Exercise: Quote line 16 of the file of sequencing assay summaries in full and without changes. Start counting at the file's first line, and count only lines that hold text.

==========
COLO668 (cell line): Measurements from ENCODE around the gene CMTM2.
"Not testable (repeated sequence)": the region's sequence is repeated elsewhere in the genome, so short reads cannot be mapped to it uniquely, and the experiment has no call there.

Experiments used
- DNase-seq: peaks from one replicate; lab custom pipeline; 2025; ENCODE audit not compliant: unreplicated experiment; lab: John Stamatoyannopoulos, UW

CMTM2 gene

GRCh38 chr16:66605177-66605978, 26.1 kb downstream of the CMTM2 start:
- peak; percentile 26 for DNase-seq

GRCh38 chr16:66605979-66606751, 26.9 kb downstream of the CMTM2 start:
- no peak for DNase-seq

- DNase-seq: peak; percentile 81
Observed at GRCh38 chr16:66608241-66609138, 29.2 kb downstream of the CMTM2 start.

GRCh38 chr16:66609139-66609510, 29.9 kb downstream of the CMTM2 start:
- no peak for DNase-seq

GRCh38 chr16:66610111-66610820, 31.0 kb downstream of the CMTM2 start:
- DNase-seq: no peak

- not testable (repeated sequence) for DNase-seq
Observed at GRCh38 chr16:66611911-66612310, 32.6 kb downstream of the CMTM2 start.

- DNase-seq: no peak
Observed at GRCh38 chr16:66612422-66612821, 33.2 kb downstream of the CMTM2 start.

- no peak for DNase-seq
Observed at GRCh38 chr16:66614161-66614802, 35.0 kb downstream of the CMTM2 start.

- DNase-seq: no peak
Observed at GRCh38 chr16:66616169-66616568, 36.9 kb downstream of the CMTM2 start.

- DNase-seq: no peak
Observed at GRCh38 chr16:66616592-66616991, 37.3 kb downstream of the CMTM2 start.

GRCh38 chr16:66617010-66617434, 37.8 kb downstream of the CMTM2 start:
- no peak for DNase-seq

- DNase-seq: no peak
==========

- not testable (repeated sequence) for DNase-seq